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Minnesota ruling exempts Segways from DWI charges

Minnesota ruling exempts Segways from DWI charges
News Perham,Minnesota 56573
Perham Focus
Minnesota ruling exempts Segways from DWI charges
Perham Minnesota 222 2nd Avenue SE 56573

ST. PAUL - If you're riding your Segway home from a bar in Minnesota, a court ruling handed down Tuesday ensures you're not going to get a DWI for it.

In an opinion written by Appeals Court Judge Margaret Chutich, the court upheld the dismissal of drunken-driving charges against a Medina man, Mark Alan Greenman, who was pulled over by Medina police on Feb. 4 of last year just after 5 p.m.

Police said his Segway was drifting over the center line, forcing one vehicle to slow down to keep from hitting him. A breath test put his blood alcohol level at 0.19 percent.

In the opinion, the court noted that a previous ruling had specifically excluded a "personal assistive mobility device," defined in part as being a self-balancing two-wheeled device, electrically powered and for only one person, designed to go at slow speeds where cars cannot go.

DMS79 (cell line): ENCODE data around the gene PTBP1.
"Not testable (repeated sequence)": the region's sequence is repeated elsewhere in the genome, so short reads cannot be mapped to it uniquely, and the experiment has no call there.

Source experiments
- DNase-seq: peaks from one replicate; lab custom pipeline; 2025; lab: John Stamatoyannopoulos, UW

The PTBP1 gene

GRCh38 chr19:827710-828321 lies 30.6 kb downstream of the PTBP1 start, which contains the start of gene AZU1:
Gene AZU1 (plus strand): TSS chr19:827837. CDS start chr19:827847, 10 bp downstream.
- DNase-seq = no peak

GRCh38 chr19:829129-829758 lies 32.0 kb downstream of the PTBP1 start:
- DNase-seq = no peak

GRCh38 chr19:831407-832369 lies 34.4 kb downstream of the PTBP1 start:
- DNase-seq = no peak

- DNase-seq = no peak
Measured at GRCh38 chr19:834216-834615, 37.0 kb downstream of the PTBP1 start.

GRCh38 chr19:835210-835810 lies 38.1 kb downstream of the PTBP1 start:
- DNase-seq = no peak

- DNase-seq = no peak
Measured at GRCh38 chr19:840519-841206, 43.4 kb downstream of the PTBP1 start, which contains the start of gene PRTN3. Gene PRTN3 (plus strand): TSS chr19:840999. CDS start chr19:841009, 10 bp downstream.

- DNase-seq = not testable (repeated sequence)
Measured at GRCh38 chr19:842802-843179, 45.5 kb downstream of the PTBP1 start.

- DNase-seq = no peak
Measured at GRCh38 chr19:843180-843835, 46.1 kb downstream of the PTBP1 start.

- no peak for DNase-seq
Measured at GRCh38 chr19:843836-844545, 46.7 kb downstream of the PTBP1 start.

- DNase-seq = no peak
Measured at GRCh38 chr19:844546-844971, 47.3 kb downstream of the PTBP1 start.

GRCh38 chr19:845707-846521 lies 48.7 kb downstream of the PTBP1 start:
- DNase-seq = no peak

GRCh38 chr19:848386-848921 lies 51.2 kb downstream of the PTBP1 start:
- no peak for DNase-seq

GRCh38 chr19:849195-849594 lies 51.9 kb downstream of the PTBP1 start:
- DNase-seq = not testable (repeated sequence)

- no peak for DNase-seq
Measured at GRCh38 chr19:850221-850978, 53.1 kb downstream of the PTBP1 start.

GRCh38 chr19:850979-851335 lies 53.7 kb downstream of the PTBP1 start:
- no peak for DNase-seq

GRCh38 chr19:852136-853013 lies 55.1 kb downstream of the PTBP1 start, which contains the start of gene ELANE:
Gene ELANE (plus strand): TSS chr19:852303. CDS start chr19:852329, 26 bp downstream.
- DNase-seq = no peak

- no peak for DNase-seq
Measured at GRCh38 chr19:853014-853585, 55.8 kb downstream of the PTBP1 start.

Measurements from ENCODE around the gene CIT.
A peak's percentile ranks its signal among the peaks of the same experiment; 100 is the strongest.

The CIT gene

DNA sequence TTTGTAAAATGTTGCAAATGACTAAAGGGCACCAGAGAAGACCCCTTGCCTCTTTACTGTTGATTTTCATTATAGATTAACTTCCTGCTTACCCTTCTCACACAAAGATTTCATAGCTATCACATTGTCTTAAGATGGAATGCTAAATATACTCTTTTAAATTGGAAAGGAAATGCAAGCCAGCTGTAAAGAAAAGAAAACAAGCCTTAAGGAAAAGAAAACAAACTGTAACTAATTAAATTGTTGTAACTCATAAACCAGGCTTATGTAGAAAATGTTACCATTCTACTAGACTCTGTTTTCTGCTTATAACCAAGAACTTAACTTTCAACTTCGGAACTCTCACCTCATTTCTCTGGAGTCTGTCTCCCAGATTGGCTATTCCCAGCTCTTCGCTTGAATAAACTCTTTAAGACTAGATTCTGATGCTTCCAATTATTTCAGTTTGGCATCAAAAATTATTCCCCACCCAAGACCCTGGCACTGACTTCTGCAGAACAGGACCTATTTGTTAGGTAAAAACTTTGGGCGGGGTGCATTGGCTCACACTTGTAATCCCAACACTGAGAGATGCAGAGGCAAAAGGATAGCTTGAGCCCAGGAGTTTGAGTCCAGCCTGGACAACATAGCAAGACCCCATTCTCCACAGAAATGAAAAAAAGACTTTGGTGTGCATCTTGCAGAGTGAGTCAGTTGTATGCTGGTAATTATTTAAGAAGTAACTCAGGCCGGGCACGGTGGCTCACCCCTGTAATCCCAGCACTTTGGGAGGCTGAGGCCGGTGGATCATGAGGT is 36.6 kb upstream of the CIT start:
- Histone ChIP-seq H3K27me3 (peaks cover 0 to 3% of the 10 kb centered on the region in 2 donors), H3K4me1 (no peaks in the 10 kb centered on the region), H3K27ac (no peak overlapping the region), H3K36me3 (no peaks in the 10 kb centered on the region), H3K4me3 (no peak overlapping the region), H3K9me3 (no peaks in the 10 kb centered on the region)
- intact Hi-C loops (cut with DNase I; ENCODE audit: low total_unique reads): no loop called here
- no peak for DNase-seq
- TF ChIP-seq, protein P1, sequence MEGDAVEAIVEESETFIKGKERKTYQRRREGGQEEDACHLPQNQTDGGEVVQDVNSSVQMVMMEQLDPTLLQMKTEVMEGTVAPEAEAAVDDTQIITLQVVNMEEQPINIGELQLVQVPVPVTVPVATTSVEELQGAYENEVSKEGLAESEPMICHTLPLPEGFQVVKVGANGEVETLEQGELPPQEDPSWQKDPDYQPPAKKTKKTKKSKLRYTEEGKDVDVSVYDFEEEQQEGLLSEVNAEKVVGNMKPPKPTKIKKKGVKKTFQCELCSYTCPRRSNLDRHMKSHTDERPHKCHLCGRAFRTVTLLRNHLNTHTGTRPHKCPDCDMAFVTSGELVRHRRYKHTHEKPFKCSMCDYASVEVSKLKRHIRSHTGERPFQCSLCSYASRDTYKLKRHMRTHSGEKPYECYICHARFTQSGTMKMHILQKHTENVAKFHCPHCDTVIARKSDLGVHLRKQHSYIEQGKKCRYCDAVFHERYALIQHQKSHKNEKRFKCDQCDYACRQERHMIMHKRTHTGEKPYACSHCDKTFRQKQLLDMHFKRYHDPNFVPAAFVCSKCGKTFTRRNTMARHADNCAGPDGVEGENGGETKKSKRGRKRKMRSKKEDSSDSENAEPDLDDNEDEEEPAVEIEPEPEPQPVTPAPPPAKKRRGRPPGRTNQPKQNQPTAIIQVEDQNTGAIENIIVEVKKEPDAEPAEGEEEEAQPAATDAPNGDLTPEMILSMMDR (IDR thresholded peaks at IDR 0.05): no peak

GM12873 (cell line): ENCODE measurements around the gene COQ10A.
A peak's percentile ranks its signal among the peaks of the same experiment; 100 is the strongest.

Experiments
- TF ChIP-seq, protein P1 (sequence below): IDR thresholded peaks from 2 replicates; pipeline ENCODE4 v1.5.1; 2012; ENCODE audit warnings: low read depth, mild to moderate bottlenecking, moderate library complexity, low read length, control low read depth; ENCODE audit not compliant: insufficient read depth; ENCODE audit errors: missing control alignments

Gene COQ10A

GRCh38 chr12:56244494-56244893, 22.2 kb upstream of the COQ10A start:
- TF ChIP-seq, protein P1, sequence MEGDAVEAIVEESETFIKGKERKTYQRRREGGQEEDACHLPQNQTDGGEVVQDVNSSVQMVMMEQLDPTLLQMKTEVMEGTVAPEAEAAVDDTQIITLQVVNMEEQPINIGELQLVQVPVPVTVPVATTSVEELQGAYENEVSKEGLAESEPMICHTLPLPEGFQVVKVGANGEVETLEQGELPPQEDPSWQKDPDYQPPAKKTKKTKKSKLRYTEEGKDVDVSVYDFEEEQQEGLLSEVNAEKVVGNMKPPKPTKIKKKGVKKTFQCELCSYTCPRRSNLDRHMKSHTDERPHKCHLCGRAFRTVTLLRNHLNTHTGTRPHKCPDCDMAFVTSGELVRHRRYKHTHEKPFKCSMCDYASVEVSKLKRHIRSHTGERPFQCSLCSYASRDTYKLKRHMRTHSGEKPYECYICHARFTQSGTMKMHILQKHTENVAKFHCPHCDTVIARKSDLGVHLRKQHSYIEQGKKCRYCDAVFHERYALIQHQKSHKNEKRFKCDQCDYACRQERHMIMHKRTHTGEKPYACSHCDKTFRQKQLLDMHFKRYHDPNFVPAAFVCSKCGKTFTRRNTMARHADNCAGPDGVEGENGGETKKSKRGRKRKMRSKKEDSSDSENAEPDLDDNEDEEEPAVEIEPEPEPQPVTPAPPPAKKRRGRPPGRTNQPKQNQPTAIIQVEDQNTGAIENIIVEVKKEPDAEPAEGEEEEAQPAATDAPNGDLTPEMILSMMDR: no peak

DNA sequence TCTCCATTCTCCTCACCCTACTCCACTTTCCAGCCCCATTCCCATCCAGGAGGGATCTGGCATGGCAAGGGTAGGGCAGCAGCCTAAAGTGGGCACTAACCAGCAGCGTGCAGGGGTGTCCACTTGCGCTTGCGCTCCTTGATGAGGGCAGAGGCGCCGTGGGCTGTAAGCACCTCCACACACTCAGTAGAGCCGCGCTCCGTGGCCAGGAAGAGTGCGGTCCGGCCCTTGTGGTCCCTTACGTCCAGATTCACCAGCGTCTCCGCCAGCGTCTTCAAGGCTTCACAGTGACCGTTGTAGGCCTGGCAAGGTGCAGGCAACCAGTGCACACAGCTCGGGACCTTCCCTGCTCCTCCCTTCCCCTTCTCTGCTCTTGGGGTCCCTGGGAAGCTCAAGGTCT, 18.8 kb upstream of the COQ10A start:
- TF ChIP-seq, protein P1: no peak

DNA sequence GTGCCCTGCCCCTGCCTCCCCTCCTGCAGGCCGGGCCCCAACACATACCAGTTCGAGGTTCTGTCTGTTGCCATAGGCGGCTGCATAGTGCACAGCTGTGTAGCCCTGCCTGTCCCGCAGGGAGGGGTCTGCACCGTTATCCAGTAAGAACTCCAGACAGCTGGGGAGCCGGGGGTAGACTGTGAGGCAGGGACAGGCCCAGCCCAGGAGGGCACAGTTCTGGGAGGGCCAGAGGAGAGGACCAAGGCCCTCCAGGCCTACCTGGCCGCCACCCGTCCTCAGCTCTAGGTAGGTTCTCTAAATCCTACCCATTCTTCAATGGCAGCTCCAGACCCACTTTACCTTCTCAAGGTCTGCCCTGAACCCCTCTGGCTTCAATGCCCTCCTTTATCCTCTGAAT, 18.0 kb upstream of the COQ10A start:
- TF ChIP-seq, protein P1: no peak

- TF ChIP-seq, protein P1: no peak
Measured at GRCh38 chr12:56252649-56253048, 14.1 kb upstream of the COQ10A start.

A Segway is a two-wheel mode of transportation that is powered by a battery.

The court said Segways also don't meet the definition of a vehicle because they aren't designed for highway use. Minnesota law prohibits the use of a Segway on a road when a sidewalk is available.

The court upheld a district court judge's decision to dismiss the charges. It was the second time a trial judge had thrown out a DWI charge in which Greenman was operating a Segway.

In the dissenting opinion, Judge Roger Klaphake wrote that a DWI charge could apply because Segways are not exclusively human-powered, and it is possible to take Segways on a highway.